Note that if the wait_timeout value is shorter than the interval in seconds, the limiter will immediately raise Sidekiq::Limiter::OverLimit and the job will be rescheduled as above, subject to the limit of 20 reschedules. For example, with an interval of :minute, any wait_timeout value below 60 will cause an immediate OverLimit.

In addition to the :second, :minute, :hour and :day symbols, window limiters can accept an arbitrary amount of seconds for the window:

# allow 5 operations within a 30 second window
Sidekiq::Limiter.window("stripe-#{user_id}", 5, 30)

Unlimited

The unlimited limiter is a rate limiter which always executes its block. This useful for conditional rate limiting -- for example, admin users or customers at a certain tier of service don't have a rate limit.

ERP = Sidekiq::Limiter.concurrent("erp", 10)

def perform(...)
  lmtr = current_user.admin? ? Sidekiq::Limiter.unlimited : ERP
  lmtr.within_limit do
    # always executes for admins
  end
end

Limiting is not Throttling

Rate limiters do not slow down Sidekiq's job processing. If you push 1000 jobs to Redis, Sidekiq will run those jobs as fast as possible which may cause many of those jobs to fail with an OverLimit error. If you want to trickle jobs into Sidekiq slowly, the only way to do that is with manual scheduling. Here's how you can schedule 1 job per second to ensure that Sidekiq doesn't run all jobs immediately:

1000.times do |index|
  SomeWorker.perform_in(index, some_args)
end

Remember that Sidekiq's scheduler checks every 5 seconds on average so you can get a small clump of jobs running concurrently.

Take it to the Limit

If the rate limit is breached and cannot be satisfied within wait_timeout, the Limiter will raise Sidekiq::Limiter::OverLimit.

If you violate a rate limit within a Sidekiq job, Sidekiq will reschedule the job to run again soon using a linear backoff policy. After 20 rate limit failures (approx one day), the middleware will treat the failing job as a retry.

2015-05-28T23:25:23.159Z 73456 TID-oxf94yioo LimitedWorker JID-41c51a2123eef30dbad4544a INFO: erp over rate limit, rescheduling for later

Advanced Options

Place the Sidekiq::Limiter.configure block in your initializer to configure these options.

Back off

You can configure how the limiter subsystem backs off by providing your own custom proc:

Sidekiq::Limiter.configure do |config|
  # job is the job hash, 'overrated' is the number of times we've failed due to rate limiting
  # limiter is the associated limiter that raised the OverLimit error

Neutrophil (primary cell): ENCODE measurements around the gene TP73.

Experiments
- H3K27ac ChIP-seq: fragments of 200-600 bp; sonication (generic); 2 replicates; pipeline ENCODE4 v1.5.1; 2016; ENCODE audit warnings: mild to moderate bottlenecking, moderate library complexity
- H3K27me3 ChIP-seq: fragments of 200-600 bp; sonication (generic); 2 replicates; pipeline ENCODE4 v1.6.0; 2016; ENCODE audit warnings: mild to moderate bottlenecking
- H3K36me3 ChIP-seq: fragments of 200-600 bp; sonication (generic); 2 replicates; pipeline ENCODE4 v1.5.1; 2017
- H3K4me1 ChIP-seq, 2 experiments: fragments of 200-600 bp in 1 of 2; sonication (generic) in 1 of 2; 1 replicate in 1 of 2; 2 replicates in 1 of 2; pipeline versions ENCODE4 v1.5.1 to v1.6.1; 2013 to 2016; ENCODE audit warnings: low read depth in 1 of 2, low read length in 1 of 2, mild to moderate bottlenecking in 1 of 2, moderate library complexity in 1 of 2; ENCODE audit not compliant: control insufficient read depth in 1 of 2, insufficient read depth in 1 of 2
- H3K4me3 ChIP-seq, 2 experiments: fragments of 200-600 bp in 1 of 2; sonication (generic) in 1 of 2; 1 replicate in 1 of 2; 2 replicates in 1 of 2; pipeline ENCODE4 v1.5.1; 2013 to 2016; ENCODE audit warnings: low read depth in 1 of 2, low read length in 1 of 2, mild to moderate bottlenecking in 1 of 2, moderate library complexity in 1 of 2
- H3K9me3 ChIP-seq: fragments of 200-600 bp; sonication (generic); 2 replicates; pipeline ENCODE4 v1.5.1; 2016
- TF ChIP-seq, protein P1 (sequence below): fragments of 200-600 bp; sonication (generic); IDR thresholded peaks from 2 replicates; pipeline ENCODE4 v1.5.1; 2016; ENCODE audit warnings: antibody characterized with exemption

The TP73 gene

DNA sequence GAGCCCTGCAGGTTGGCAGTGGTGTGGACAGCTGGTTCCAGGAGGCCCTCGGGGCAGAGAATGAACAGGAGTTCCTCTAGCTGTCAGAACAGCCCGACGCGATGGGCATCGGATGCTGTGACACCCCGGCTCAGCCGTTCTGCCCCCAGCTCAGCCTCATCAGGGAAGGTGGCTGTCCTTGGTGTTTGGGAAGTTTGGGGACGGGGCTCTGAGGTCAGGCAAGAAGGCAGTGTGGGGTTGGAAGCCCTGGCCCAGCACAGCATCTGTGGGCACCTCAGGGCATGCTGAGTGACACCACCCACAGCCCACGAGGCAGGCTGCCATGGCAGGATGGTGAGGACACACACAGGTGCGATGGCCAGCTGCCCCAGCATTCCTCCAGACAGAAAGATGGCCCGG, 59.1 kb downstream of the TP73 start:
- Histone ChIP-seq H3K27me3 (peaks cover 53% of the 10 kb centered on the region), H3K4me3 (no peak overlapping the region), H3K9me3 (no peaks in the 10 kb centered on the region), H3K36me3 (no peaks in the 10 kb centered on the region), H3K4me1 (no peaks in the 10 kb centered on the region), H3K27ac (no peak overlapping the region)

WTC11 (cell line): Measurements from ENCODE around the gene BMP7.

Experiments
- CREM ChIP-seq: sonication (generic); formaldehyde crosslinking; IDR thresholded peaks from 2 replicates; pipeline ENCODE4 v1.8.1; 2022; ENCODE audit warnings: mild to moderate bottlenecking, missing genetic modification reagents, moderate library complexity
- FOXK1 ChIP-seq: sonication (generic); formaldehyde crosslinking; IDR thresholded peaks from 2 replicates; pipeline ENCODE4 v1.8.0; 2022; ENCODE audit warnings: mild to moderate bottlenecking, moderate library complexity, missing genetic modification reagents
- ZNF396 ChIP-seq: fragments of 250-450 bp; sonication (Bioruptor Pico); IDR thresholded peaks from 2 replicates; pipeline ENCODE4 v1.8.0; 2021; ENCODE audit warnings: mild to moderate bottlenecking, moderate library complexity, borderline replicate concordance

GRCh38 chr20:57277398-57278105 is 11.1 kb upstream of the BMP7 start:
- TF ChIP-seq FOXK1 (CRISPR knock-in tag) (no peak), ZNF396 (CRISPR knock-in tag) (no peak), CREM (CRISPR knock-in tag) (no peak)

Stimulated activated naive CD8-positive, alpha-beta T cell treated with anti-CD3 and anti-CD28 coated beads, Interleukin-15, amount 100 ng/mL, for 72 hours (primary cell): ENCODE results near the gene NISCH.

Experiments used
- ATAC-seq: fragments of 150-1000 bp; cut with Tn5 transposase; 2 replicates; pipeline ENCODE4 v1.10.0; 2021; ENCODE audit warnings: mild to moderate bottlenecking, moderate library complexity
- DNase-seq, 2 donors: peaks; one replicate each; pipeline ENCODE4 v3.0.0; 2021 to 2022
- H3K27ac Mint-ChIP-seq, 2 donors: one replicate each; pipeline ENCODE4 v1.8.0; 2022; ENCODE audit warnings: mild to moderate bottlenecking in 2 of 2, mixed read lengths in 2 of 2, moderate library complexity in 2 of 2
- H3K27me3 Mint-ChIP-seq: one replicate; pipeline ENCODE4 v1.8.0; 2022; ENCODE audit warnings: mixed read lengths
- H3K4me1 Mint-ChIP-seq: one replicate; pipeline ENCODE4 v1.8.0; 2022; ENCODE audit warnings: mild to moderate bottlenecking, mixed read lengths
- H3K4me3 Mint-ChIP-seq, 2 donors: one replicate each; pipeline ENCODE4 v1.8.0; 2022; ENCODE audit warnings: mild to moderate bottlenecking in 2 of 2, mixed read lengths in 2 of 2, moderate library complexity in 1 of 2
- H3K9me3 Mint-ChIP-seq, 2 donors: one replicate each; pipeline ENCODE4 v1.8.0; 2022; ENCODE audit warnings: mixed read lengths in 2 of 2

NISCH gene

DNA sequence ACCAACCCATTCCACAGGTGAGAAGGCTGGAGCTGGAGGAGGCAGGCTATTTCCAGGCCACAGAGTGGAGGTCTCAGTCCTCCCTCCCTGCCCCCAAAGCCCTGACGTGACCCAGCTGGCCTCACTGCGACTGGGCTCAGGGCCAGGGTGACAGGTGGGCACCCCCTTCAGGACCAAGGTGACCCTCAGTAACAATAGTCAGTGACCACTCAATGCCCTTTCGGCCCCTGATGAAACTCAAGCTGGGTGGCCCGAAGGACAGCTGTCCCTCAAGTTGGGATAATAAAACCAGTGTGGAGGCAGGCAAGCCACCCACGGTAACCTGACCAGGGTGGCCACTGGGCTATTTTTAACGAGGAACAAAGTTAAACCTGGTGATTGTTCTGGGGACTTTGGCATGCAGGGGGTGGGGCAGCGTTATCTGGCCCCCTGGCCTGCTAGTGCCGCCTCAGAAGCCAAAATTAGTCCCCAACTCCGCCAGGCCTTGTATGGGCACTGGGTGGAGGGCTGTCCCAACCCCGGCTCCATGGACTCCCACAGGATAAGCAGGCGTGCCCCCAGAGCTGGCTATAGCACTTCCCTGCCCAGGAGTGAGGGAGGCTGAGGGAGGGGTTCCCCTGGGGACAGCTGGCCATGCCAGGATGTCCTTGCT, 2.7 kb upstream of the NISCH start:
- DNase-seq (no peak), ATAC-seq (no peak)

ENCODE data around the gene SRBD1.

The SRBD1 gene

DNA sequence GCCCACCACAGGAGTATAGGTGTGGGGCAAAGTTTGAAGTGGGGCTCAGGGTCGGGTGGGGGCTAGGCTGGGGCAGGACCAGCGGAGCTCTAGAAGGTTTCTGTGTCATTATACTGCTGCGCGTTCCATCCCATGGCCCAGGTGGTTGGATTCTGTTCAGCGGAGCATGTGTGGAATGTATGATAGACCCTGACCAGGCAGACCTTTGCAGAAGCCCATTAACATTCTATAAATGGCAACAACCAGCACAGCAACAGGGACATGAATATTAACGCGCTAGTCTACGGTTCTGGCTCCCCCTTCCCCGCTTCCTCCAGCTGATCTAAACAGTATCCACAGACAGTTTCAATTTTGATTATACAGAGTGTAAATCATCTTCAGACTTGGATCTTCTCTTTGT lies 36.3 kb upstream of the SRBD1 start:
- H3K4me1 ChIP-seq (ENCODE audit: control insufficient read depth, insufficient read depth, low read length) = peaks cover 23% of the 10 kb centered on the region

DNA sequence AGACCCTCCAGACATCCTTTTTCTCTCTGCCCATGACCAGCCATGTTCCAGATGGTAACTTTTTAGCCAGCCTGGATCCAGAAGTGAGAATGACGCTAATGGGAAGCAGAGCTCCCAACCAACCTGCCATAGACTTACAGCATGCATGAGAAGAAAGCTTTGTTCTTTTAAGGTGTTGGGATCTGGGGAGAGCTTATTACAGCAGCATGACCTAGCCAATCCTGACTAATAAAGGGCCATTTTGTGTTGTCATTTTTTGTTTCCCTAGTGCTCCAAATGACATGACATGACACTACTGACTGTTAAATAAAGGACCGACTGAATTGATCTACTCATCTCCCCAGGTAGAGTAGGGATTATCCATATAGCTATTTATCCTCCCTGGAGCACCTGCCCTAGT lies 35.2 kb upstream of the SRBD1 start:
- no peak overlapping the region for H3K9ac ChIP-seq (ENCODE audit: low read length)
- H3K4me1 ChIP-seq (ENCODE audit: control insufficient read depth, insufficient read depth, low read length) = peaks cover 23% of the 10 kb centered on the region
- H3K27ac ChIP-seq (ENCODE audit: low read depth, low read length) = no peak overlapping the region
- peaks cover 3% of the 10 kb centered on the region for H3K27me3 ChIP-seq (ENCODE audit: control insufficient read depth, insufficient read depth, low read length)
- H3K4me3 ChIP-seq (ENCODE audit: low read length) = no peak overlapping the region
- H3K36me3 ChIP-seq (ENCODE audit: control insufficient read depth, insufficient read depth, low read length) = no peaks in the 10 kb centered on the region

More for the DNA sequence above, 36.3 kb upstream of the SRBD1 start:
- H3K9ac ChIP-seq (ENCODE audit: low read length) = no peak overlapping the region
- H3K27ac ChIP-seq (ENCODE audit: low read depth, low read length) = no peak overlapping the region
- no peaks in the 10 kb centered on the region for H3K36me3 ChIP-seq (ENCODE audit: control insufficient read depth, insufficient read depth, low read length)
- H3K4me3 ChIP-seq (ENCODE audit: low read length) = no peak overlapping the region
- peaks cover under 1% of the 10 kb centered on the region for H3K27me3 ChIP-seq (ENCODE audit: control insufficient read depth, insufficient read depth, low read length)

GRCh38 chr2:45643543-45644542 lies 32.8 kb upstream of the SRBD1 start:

# By default, back off 5 minutes for each rate limit failure
  config.backoff = ->(limiter, job) do
    (300 * job['overrated']) + rand(300) + 1
  end
end

Redis

Rate limiting is unusually hard on Redis for a Sidekiq feature. For this reason, you might want to use a different Redis instance for the rate limiting subsystem as you scale up.

Rate limiting is shared by ALL processes using the same Redis configuration. If you have 50 Ruby processes connected to the same Redis instance, they will all use the same rate limits. You can configure the Redis instance used by rate limiting:

Sidekiq::Limiter.configure do |config|
  config.redis = { size: 10, url: 'redis://localhost/15' }
end

By default, the Sidekiq::Limiter API uses Sidekiq's default Redis pool so you don't need to configure anything.

Testing

The unlimited limiter does not use Redis so you can conditionally use it anywhere (like a test suite) where you don't want to require Redis or accidentally trip rate limits.

def test_myworker
  my = MyWorker.new
  my.limiter = Sidekiq::Limiter.unlimited
  my.perform(...)
end

Custom Errors

If you have a library which raises a custom exception to signify a rate limit failure, you can add it to the list of errors which trigger backoff:

Sidekiq::Limiter.configure do |config|
  config.errors << SomeLib::SlowDownPlease
end

TTL

By default, Limiter metadata expires after 90 days. If you are creating lots of dynamic limiters and want to minimize the memory overhead of having millions of unused limiters, you can pass in a ttl option with the number of seconds to live. I don't recommend a value lower than 24 hours.

Sidekiq::Limiter.window("stripe-#{user_id}", 5, 30, ttl: 2.weeks)

Web UI

The Web UI contains a "Limits" tab which lists all limits configured in the system. Enable the tab by requiring the Enterprise web extensions:

require 'sidekiq/web'
require 'sidekiq-ent/web'

Concurrent limiters track a number of metrics and expose those metrics in the UI.

screenshot

Bucket limiters track recent history so you can see a graph of recent usage.

screenshot